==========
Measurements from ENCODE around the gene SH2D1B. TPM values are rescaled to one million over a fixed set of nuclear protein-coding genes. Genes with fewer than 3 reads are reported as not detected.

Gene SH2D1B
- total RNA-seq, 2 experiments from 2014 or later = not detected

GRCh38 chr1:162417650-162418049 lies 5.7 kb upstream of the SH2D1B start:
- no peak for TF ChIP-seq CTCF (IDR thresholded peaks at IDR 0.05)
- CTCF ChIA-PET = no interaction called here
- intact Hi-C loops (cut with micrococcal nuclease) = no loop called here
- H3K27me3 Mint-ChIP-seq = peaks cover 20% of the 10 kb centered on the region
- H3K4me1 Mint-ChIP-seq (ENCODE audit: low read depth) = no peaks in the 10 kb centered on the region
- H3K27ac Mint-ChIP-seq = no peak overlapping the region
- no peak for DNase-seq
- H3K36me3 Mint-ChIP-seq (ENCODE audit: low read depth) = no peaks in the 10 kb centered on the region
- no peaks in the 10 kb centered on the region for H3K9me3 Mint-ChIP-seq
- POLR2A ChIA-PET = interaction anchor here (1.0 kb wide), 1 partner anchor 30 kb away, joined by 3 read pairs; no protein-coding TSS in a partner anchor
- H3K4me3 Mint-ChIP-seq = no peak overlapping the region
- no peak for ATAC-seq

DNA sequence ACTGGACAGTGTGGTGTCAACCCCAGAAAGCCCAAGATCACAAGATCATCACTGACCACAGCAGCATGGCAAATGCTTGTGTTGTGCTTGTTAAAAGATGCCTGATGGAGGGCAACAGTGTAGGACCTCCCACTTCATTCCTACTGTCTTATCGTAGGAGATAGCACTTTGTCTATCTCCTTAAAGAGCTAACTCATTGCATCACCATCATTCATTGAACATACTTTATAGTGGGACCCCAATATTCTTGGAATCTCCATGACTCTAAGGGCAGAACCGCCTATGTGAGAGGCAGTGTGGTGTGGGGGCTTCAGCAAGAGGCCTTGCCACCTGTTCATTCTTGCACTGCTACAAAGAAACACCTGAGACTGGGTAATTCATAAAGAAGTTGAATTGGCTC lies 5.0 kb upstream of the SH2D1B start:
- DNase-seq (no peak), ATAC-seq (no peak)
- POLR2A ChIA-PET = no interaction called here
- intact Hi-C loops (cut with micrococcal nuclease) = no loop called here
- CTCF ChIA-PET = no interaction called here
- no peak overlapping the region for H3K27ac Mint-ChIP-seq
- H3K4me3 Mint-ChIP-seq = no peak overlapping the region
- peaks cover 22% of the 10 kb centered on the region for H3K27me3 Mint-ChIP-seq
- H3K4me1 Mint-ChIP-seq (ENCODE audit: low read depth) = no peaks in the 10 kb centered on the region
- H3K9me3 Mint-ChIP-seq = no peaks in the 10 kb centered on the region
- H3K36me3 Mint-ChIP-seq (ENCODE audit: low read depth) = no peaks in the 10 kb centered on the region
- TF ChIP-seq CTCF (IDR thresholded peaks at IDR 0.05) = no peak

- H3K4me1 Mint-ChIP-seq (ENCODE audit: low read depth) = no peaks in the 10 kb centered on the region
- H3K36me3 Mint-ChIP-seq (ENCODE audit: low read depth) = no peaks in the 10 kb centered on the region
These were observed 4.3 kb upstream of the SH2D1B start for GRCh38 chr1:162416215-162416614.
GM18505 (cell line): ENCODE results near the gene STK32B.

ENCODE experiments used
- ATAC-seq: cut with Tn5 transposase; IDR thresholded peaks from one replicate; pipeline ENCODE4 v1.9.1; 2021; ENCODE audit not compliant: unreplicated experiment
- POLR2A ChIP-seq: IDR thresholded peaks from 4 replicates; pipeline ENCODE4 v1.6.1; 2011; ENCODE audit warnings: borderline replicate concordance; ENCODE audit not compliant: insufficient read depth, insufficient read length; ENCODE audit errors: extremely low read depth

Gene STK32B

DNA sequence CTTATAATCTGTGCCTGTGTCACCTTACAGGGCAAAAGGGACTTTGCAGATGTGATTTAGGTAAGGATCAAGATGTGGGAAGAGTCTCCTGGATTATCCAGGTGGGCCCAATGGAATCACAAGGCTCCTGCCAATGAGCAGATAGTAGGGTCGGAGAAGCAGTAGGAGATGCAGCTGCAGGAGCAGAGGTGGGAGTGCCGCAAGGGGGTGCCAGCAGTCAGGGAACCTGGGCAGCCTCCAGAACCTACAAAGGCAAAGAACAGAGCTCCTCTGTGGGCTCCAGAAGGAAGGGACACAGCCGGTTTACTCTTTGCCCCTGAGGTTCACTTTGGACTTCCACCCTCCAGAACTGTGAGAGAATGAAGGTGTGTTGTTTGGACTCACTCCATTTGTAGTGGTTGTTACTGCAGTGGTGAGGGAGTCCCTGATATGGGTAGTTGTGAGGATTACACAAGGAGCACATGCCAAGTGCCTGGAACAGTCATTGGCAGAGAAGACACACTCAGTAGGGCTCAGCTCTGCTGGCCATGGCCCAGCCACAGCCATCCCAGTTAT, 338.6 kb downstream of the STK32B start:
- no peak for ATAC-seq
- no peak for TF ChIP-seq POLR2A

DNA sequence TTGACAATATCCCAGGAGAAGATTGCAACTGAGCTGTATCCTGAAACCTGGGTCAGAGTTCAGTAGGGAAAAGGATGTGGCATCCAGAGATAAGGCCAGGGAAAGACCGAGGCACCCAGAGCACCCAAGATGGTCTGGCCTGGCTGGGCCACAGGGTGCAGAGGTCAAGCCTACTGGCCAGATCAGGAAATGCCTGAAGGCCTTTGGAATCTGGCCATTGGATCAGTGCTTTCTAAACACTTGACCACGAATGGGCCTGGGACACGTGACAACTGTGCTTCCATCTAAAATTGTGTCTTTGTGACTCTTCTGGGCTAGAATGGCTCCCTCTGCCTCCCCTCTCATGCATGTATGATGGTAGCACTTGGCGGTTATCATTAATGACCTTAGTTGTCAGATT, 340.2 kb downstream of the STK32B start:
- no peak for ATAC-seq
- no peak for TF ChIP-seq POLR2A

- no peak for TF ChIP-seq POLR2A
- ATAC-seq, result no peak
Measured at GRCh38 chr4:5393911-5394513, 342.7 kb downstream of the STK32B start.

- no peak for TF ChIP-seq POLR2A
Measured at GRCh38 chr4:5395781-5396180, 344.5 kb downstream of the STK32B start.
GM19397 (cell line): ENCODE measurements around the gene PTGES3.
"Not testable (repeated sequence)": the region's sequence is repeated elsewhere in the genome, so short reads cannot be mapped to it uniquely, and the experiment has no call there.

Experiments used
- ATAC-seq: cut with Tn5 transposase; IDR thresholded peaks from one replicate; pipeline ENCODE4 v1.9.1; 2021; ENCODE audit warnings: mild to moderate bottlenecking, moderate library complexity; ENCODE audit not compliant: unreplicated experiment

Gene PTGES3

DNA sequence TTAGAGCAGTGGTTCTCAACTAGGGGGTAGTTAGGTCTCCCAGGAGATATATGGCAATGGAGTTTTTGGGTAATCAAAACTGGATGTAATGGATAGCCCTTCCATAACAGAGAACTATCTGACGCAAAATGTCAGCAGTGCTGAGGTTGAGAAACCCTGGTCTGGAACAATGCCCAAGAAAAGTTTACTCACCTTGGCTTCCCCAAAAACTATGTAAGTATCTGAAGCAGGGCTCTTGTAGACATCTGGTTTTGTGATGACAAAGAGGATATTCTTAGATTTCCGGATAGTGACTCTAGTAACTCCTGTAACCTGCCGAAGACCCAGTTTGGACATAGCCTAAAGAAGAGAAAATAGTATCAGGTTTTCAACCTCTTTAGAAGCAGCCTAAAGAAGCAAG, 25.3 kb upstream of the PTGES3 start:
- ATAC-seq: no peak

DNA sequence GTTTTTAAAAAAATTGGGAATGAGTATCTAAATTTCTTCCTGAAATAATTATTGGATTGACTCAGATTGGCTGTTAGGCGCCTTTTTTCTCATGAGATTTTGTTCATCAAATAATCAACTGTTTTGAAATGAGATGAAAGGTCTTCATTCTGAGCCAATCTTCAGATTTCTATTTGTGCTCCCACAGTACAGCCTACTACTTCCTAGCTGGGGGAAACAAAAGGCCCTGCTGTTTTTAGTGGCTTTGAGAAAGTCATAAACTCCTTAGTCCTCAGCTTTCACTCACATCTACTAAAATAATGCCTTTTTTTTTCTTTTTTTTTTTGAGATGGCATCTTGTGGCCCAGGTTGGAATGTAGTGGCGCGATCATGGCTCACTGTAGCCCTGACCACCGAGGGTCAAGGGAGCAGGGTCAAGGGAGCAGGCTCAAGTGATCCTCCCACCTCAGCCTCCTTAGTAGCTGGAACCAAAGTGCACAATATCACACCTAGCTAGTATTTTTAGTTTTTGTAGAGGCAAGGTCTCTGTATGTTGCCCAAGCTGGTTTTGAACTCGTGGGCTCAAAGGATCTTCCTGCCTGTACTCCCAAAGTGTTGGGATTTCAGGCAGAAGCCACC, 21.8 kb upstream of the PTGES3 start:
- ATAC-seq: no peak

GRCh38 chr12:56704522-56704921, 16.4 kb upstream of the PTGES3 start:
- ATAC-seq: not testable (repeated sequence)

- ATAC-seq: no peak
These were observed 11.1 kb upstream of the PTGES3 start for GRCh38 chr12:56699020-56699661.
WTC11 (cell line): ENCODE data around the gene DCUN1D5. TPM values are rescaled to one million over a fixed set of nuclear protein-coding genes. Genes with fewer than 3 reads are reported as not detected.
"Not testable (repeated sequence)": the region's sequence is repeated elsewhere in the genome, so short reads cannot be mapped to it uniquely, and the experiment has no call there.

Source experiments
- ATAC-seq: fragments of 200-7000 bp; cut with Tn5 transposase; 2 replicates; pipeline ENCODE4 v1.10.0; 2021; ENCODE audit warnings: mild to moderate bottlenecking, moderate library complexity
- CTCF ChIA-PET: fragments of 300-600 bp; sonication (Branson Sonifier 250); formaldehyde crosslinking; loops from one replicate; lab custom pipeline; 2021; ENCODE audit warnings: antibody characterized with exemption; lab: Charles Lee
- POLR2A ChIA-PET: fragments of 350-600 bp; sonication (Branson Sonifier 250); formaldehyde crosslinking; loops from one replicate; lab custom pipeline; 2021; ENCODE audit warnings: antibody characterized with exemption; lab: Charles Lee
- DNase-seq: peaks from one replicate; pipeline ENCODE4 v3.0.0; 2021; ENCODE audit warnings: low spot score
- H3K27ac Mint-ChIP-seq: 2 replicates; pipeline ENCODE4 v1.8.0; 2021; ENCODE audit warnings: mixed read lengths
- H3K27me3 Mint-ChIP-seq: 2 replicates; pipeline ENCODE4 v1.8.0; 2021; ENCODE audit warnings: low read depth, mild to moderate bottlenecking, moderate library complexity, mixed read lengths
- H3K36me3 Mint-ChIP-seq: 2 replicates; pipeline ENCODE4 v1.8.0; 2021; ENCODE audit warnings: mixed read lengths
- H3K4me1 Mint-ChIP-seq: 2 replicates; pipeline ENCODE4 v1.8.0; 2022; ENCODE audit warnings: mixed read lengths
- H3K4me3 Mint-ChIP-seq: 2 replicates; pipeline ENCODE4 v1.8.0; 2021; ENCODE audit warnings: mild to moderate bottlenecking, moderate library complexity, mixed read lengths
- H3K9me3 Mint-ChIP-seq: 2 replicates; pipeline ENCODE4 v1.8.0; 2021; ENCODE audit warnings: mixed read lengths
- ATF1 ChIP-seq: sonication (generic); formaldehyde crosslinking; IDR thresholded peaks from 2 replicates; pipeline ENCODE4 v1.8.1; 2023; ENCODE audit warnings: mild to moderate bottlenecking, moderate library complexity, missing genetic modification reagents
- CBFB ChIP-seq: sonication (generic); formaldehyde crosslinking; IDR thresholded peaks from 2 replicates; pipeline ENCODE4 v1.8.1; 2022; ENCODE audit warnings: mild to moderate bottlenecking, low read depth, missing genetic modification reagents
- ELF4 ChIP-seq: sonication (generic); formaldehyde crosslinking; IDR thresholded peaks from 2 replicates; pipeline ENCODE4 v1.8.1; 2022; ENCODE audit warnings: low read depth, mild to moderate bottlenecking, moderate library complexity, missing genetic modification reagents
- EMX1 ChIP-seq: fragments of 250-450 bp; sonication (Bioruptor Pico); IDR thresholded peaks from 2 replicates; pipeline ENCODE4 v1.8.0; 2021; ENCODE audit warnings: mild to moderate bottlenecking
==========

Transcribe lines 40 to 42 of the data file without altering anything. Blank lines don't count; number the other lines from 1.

DNA sequence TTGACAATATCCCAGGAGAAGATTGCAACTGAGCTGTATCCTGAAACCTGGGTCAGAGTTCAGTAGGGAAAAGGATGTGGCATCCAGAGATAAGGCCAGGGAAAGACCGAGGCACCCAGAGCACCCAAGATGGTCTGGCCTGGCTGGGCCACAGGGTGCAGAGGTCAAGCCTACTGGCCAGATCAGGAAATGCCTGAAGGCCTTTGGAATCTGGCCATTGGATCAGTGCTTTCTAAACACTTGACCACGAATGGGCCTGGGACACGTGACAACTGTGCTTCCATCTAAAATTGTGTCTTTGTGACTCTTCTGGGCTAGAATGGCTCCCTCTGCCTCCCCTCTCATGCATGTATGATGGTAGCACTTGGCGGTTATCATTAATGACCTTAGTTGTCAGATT, 340.2 kb downstream of the STK32B start:
- no peak for ATAC-seq
- no peak for TF ChIP-seq POLR2A